The ICE (Immigration and Customs Enforcement) detention system is made up of detention beds, located in about 350 facilities nationwide. Only a few facilities are operated by the Department of Homeland Security/I.C.E. Most are actually state and county lock-ups and for-profit prisons—like Corrections Corporation of America (CCA) and Geo Group—where migrants are detained under federal contracts.
Militarizing the border and persecuting and detaining migrants seem to be key national security priorities. The Homeland Security 2011 budget includes:
  • $4.6 billion to support 20,000 Border Patrol agents and complete the first segment of Customs and Border Protection’s (CBP) virtual border fence.
  • Includes $94 million for 300 new CBP Officers for passenger and cargo screening at ports of entry as well as expansion of pre-screening operations at foreign airports and land ports of entry.
  • More than $1.6 billion for Immigration and Customs Enforcement programs to expeditiously identify and remove from the United States undocumented people. Included in this total is continued support for the Secure Communities program.
  • $137 million for enhancements and expansion of immigration related verification programs (E-Verify) at U.S. Citizenship and Immigration Services.
  • In fiscal year 2011 over 396,906 people went through immigration custody and were eventually deported.
  • Over 32,000 immigration detainees are in custody on any given day
  • The ACLU and other national groups and reports have documented systematic cases of physical and sexual abuse and medical negligence, among other inhumane conditions, in detention centers.
  • The immigration detention system costs taxpayers $166 per day, per detainee (that’s $60,590/year).
For fiscal year 2012, DHS proposes the following:
  • Detention Beds: The FY 2012 Budget increases U.S. Immigration and Customs Enforcement (ICE) Custody Operations funding by $157.7 million to support 33,400 detention beds and remove more than 200,000 criminal aliens in FY 2012.
These statistics speak to how politically and financially invested the U.S. government is to detain and remove as many “removable aliens” as possible.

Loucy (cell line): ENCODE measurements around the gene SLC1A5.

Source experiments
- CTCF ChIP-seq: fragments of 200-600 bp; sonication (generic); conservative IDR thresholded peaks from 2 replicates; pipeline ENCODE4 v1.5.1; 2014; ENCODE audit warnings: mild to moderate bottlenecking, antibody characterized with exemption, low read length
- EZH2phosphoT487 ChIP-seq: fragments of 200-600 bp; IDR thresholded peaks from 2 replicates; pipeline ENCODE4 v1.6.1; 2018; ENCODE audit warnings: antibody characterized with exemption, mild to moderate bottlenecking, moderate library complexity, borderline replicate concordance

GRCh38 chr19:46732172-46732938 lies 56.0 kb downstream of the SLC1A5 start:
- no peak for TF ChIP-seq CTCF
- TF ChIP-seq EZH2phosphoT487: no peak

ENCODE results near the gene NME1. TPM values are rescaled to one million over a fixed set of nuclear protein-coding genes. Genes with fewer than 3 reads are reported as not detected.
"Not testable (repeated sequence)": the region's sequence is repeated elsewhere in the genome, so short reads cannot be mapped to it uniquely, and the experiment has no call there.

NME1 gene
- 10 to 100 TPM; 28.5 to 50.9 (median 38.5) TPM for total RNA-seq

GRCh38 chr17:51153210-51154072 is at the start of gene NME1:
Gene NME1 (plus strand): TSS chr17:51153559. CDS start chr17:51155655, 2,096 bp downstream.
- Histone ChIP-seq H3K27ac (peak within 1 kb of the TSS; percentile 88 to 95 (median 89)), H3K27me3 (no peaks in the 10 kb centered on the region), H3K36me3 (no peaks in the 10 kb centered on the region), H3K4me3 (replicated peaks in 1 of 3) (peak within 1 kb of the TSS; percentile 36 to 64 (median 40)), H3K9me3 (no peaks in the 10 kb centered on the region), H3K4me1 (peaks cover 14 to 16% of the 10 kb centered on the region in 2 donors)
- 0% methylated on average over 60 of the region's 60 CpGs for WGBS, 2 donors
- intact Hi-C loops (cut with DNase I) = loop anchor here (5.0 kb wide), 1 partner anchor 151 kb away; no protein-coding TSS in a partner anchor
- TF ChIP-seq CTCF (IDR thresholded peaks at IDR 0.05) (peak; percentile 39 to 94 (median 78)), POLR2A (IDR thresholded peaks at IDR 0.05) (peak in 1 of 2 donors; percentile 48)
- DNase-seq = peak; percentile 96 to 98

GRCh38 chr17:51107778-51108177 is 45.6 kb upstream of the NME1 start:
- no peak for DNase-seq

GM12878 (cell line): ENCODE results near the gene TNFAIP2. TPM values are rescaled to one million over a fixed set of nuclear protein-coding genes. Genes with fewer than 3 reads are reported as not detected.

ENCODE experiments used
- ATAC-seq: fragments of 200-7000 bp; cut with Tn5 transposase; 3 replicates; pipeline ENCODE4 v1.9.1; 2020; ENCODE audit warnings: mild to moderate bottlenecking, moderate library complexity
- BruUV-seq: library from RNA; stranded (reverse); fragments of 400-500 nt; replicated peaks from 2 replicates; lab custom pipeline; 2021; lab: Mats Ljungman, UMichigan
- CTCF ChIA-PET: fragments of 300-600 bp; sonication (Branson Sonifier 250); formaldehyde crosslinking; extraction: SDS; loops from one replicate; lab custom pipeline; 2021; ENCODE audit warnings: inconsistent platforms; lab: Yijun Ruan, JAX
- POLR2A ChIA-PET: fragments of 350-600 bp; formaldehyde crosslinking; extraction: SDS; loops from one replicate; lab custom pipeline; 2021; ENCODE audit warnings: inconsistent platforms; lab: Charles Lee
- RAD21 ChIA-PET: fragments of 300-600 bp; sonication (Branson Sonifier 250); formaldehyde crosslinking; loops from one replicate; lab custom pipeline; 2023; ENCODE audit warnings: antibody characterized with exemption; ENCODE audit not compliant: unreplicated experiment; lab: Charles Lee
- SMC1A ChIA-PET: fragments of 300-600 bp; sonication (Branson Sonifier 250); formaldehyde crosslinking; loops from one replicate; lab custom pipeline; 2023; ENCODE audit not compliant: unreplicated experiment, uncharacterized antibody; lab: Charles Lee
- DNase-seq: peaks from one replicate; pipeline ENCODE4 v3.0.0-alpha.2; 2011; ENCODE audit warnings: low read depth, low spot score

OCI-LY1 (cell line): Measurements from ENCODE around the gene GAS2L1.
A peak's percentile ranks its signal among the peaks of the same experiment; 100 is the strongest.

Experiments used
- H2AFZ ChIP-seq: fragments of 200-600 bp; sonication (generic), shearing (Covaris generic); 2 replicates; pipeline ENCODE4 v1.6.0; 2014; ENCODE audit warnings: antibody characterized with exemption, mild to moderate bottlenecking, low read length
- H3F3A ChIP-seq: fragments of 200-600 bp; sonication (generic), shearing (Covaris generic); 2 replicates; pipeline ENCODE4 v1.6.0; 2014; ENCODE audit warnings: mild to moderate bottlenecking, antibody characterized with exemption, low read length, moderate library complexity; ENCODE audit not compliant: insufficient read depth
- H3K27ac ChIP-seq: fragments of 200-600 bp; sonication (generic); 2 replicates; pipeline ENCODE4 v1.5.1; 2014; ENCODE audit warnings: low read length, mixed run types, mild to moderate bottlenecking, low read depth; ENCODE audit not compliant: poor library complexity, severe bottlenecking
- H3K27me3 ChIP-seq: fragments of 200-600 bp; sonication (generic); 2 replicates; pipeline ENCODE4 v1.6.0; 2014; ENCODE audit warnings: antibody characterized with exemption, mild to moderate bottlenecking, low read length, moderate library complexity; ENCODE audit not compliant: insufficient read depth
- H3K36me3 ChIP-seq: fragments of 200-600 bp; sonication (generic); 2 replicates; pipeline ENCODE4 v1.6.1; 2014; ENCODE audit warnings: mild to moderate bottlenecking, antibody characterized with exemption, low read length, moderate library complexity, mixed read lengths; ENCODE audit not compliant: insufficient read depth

One point to make clear is that the 32,000 people incarcerated are not detainees. They are political prisoners.
According to Random House Word Menu, a political prisoner is “a person deemed politically dangerous by state and falsely imprisoned for supposed crimes.”
In the past I have had family members held in detention. My mom, dad and myself got a nice, big welcoming by Border Patrol agents–we were placed in detention. I was a baby. I was practically almost born in a detention custody. And currently I have friends in immigration detention. They are political prisoners because their very existence is considered subversive and a threat to the political and economic/capitalist structures of the U.S. nation state. Migrants, by in large, defy border lines, undermine legal structures, reject law enforcement authority, work outside the formal capitalist economy, rarely depend on state institutions, and are mostly non-traceable by the state. In short, migrants represent a defiance to U.S. power, authority and control.
Now a migrant coming to the U.S. to work to feed her family may or may not recognize her actions as political. But the U.S. views them as such and therefore politically imprisons hundreds of thousands (more like millions if you count the larger U.S. prison population). This is the basis of migrant imprisonment, even though it is masked in law and order rhetoric.
By regarding migrants in detention centers as political prisoners rather than detainees we in effect reject the legitimacy of their imprisonment and by extension the entire system of detention, deportation and incarceration.
Prior to 1890 there were no detention centers anywhere.
A world without detentions and prisons is possible.
Please check out the following links:
ACLU Report “In their Own Words”
“Immigration Detention: The Case for Abolition”
Critical Resistance
NMD Report: “A Culture of Cruelty”